We followed Laura, walked alongside her and talked about different things for the next 6 miles.  We all took turns doing this.  I also ran ahead, climbed up on hills beside the hwy, ran across to the other side, in order to document the journey from different perspectives.  The images are available on my flickr page.  On another note, I wore the wrong shoes (worn out Chuck Taylor's), and my feet were killing me after about 3 miles.  The black asphalt was hot and unforgiving.  This gave me perspective.  I knew that Laura had just completed 1/20th of her journey (100 miles), and that she had a long way to go.  I thought to myself that you have to buy a special kind of person to attempt this sort of thing.  I am so glad I got to meet Laura and be part of her adventure.  Perhaps someday I could do something like this. I have always wanted to hike the PCT.  Some day!.......You can also check out The PCT Hikers Handbook for more information and advice from an experienced distance hiker.  Ray Jardine has hiked the PCT in its entirety three times.  Ok, back to our trip.......We made our way into town, stopped in front of the Toastmaster for a photo opportunity.

We walked by a church, which provided Laura with a motel room for the night, had some lunch, found the car, said our goodbyes wished Laura good luck and headed home.  I am glad Debra and I were able to be a part of this journey and the time we spent together was special.   It meant a lot to all of us, and we are grateful to have had the opportunity.  Laura is an inspiration......... Please check out Laura's website, watch live video feed, and read her blog as she makes her way home.

Thursday, May 5, 2011

Save the Icehouse


The Icehouse has been one of my favorite creative spaces in the valley.  It has much history and has been providing a space for creative individuals for decades.  It would be a tragedy if this space was to disappear.  I am concerned about its fate......however, on Friday May 27th there will be an exhibition to help save the Icehouse.  Over 100 artists including myself will be in attendance, displaying there artwork which we will be for sale, with all are part of the proceeds going to save the Icehouse.  There will be hundreds of people in attendance, music and food will also be available.  If you have not been to the Icehouse, this would be a great time to do so...The space is amazing!  Here are some links to information about the Icehouse.

Please come out and join us, mingle with the artists and purchase a piece of artwork for a good cause.  See you on the 27th.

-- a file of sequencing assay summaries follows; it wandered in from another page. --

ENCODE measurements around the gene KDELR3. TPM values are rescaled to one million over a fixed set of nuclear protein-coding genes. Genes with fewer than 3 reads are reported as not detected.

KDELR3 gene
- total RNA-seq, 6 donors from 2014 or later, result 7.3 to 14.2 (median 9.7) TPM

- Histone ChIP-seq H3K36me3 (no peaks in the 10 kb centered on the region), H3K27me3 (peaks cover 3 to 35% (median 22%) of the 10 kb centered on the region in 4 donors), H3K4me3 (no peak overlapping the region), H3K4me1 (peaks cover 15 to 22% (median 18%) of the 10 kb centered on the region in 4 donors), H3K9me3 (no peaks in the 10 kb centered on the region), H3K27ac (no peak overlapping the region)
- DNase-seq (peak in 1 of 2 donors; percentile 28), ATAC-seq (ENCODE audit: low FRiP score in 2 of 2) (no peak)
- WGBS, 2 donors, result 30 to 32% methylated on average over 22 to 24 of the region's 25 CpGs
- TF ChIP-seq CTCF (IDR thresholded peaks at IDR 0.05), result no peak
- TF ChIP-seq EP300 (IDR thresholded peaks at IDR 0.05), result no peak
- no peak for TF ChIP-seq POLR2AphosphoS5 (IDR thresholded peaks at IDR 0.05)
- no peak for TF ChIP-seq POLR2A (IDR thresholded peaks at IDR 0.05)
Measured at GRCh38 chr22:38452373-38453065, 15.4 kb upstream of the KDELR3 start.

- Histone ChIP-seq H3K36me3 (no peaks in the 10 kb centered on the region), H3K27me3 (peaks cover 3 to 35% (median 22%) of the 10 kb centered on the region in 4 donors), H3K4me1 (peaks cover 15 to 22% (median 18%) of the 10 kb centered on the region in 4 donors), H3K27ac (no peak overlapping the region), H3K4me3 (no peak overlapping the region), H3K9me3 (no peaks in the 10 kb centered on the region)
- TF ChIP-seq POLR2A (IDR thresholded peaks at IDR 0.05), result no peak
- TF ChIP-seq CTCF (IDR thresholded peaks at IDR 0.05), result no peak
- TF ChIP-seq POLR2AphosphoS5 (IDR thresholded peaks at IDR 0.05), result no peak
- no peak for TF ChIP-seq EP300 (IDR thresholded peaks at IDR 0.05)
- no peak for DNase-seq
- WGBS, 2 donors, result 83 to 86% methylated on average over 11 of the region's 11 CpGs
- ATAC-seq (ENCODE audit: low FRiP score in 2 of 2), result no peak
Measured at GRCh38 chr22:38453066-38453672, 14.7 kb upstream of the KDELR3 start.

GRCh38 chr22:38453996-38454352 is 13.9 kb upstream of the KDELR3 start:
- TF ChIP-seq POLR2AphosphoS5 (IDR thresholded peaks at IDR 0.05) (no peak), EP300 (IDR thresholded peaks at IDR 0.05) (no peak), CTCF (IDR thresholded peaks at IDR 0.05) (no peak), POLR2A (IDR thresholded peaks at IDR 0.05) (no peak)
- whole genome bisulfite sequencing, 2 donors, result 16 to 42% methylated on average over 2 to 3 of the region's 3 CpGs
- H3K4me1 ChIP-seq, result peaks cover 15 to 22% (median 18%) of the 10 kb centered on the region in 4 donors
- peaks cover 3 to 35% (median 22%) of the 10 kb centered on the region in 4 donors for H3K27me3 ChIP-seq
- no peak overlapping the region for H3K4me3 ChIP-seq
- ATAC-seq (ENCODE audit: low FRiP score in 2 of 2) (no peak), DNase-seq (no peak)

Wednesday, April 27, 2011

In the News

Surprise resident unveils new dimensions in ‘Mysterious Light’ exhibition


Valley  photographer  and  Sur-prise  resident  Thomas  Schultz will unveil his latest body of work, “Mysterious  Light,”  at  a  special artist  reception  from  6  to  8  p.m. Friday  at  the  West  Valley  Arts Council’s gallery,13243 N. Founders Park Blvd. in Surprise. The  reception  is  free  to  the public  and  will  feature wine, hors d’oeuvres and music. Schultz  has  been  following  the decay  of  the  landscape  for  over three  decades.  Using  his  camera, he  documents  the  interaction  of he  human  resolve  and  a  harsh, unforgiving  environment  in  the Southwest  along  deserted  highways  and  forgotten  towns.  Drawn to the decayed and abandoned, his images evoke feelings of loneliness and  despair  immersed  in  sublime beauty.  His  newest  exhibition  is  no  exception.  Comprising  earlier  work as well as his most recent project, 20  large-scale,  color  photographs depict vast landscapes juxtaposed with once glorious metal relics.  “The  photographs  on  display capture  and  record  a  condensed moment  in  time,”  says  Schultz.  Each image contains multiple moments in time layered upon itself.”  Last  spring,  Schultz  attended  a night photography and light painting workshop  at  the  now-defunct Pearsonville  Junkyard  in  the  Mojave  Desert,  assisted  by  an  artist grant  from  the  West  Valley  Arts Council.  The  junkyard,  full  of hundreds of rare cars, trucks and buses from the 1950s-1970s, provided  Schultz  with  a  unique  environment.  Coupled  with  full  moon exposures and light painting techniques, Schultz created a series of haunting images documenting the abandoned  and  rusty  American automobiles  and  another  piece  of Americana  on  the  verge  of  extinction  —  the  junkyard.  Earlier  this year,  the  yard  was  liquidated  and almost every vehicle is now gone. “Mysterious Light” is open from 9  a.m.  to  5  p.m.  Monday-Thurs-day  and  9  a.m.  to  noon  Fridays through May 20. For information, call the West Valley Arts Council at 623-935-6384  or  visit

Wednesday, March 23, 2011

Mysterious Light Photography Exhibition

Mysterious Light
Photography Exhibition

April 8-May 20 

Artist reception
April 29th, 6-8pm 

Musical Performances by:

 Masato Tachi 
Michael Hernandez

West Valley Arts Council
13243 N. Founders Park Blvd.  Surprise, AZ

Gallery Hours: Mon-Thurs 8:30-5pm, Friday 8:30-noon

Meet the artist, musical performances, food music, beer/wine.
Free and open to the public.

Mysterious Light: 
Thomas Schultz

  Since time immemorial man has looked to the heavens for answers to the questions: Where did I come from? Why am I here? And What will become of me?

  "It is certainly interesting to know that we come from the stars, but even more interesting is the realization that we're part of the cosmos, [and] although we may only be a speck in the immensity of the universe, we are the Great Father's children, and our destiny is linked to that of creation. Every being has a role to play, a destiny to fulfill, and so every bit of existence is transcendent." ~~~Don Isidro, Mayan Sage

  The photographs I display here are each literal photographic time capsules ~ a moment captured and recorded under the light of the moon. Seemingly ethereal, they depict a time and a subject, though time itself also serves as a subject.  Each still depicts a measure of the now....and the now...and the become what is shown: a singular event within an extended passage of time.  Each image portrays this time lapse; we need only to expand our vision to see beyond and into this space. In these individual time segments, the possibility of multiple dimensions can be conceived, and that these captured moments create perhaps a dimension unto itself in an idea of condensed time.  This concept makes one question the relationship of time and space, and of co- existing realities.